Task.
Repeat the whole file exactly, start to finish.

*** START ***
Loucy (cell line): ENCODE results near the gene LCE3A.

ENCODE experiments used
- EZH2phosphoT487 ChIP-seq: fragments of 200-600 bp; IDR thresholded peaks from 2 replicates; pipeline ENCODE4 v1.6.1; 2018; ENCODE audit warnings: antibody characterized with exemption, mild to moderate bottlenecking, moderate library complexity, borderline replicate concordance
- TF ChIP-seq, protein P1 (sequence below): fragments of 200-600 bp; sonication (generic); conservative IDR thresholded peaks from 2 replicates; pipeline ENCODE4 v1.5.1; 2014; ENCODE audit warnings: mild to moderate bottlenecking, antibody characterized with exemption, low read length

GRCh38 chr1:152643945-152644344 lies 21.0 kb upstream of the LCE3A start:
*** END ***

Loucy (cell line): ENCODE results near the gene LCE3A.

ENCODE experiments used
- EZH2phosphoT487 ChIP-seq: fragments of 200-600 bp; IDR thresholded peaks from 2 replicates; pipeline ENCODE4 v1.6.1; 2018; ENCODE audit warnings: antibody characterized with exemption, mild to moderate bottlenecking, moderate library complexity, borderline replicate concordance
- TF ChIP-seq, protein P1 (sequence below): fragments of 200-600 bp; sonication (generic); conservative IDR thresholded peaks from 2 replicates; pipeline ENCODE4 v1.5.1; 2014; ENCODE audit warnings: mild to moderate bottlenecking, antibody characterized with exemption, low read length

GRCh38 chr1:152643945-152644344 lies 21.0 kb upstream of the LCE3A start: